For Jon Marshall Greenberg, God is gracious.
February 22, 1956 – July 12, 1993
Journal entry, undated, in the year of his death, 1993
I have been learning, since I first opened that door, to handle spiritual reality for increasingly longer periods of time. It’s wild in there. I can now handle it for almost three seconds.
Jon taught me everything I live and know about death and dying. He taught me many other things, but for this lesson, I am daily thankful. I am relieved, even grateful, to find no cure for life, to come to know life as death’s bas-relief. You may balk at this statement, but sooner or later you will confront its veracity. You may rage at human transience; I would gently suggest that you confront your simple mortality. Your wellbeing, your growth, your soul, your comfort, your legacy, your journey towards death depend upon this dictim. This is needed, even essential–at least in the complex world we inhabit, at least as much as women need midwives and doulas to transition into motherhood. I hold these views because of my friend Jon, who deserves credit for so much in my mature life. Jon didn’t want a cure, asked us to burn his body in the street and eat his flesh, dutifully confronted us with out own forthcoming mortality. Every day, I wish to remind myself of how often I fell short of being the kind of friend he needed. Although I didn’t know it at the time, I had magic-wand ambitions, hadn’t yet learned the value of presence and silence. The gift of time. The measure of comfort and being-with. I hadn’t lost the need to fix things in my own image, didn’t receive these gifts, embody these skills (if I even have) until after he left.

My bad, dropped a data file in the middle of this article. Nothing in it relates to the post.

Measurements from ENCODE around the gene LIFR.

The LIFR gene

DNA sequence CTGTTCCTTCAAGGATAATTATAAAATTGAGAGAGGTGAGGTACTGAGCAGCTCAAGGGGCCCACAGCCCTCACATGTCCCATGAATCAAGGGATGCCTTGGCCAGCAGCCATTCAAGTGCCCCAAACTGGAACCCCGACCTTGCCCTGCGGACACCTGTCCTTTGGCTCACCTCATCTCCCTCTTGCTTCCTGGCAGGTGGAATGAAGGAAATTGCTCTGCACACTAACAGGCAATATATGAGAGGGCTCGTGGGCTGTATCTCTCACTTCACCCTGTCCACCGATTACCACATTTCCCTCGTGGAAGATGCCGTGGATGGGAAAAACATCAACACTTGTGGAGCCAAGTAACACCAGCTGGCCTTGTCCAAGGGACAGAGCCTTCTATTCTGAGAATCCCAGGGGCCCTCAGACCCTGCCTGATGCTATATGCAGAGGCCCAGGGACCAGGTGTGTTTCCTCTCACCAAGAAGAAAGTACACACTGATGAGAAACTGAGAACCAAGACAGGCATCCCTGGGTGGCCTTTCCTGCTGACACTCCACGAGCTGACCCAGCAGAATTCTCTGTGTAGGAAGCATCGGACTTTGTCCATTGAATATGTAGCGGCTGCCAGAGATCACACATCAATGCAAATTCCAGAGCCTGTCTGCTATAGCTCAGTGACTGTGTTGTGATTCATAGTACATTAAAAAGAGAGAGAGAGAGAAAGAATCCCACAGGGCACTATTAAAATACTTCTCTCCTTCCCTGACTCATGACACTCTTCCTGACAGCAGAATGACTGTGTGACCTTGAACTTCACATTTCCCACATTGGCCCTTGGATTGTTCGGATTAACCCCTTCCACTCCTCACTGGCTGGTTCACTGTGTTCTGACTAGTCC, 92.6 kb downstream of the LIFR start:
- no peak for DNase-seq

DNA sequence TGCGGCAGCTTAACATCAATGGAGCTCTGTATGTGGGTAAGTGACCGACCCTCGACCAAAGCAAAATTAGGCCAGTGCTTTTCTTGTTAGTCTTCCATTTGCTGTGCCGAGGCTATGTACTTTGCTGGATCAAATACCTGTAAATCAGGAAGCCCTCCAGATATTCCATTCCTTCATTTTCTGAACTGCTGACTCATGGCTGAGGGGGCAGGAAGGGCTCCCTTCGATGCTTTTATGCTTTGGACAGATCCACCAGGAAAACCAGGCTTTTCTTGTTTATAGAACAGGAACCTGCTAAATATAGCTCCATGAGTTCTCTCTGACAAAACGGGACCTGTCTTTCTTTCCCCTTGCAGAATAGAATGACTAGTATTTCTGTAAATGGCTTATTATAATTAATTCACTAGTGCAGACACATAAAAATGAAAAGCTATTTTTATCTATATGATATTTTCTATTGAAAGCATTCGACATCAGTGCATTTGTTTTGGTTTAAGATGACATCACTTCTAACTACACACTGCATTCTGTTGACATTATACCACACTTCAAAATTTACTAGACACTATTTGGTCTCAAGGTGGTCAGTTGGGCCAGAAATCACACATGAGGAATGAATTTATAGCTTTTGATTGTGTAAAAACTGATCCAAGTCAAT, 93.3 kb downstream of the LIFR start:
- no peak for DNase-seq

But I did carry on. And I do resist a cure for what ails me, what I am dying of, what I am made of. I resist the very notion of cure as it is presented in so-called western medicine. I prefer to sit with people who long for cures, but must settle for life-as-it-is, helping, if I can, transform horror, by improvisation, into a soothing lotion rubbed onto the naked body, sealing in the private journey and cherishing what is out of reach, a final untouched meal.
Some of my poems about Jon can be read here.
>Thank you Risa for this. A true friendship you had with Jon. Makes oneself wonder if he was an atheist all his life until that last three seconds?mark